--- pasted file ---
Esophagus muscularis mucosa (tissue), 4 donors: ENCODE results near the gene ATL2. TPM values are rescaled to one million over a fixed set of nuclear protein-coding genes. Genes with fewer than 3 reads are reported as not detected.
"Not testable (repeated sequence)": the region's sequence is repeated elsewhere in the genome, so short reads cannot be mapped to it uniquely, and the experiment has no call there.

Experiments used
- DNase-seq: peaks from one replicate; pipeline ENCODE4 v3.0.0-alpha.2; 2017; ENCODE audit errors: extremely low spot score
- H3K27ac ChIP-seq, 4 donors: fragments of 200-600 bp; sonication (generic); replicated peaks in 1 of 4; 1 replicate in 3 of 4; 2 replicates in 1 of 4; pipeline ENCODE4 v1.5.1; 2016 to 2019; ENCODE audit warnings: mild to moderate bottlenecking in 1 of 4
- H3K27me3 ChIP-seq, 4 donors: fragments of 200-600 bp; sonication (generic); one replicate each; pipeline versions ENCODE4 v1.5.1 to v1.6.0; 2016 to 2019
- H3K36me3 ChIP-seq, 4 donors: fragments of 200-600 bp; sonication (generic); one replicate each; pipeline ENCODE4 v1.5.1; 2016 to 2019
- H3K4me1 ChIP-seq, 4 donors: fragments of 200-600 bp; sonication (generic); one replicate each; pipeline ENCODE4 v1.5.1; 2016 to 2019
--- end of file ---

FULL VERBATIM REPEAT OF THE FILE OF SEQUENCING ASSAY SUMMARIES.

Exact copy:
Esophagus muscularis mucosa (tissue), 4 donors: ENCODE results near the gene ATL2. TPM values are rescaled to one million over a fixed set of nuclear protein-coding genes. Genes with fewer than 3 reads are reported as not detected.
"Not testable (repeated sequence)": the region's sequence is repeated elsewhere in the genome, so short reads cannot be mapped to it uniquely, and the experiment has no call there.

Experiments used
- DNase-seq: peaks from one replicate; pipeline ENCODE4 v3.0.0-alpha.2; 2017; ENCODE audit errors: extremely low spot score
- H3K27ac ChIP-seq, 4 donors: fragments of 200-600 bp; sonication (generic); replicated peaks in 1 of 4; 1 replicate in 3 of 4; 2 replicates in 1 of 4; pipeline ENCODE4 v1.5.1; 2016 to 2019; ENCODE audit warnings: mild to moderate bottlenecking in 1 of 4
- H3K27me3 ChIP-seq, 4 donors: fragments of 200-600 bp; sonication (generic); one replicate each; pipeline versions ENCODE4 v1.5.1 to v1.6.0; 2016 to 2019
- H3K36me3 ChIP-seq, 4 donors: fragments of 200-600 bp; sonication (generic); one replicate each; pipeline ENCODE4 v1.5.1; 2016 to 2019
- H3K4me1 ChIP-seq, 4 donors: fragments of 200-600 bp; sonication (generic); one replicate each; pipeline ENCODE4 v1.5.1; 2016 to 2019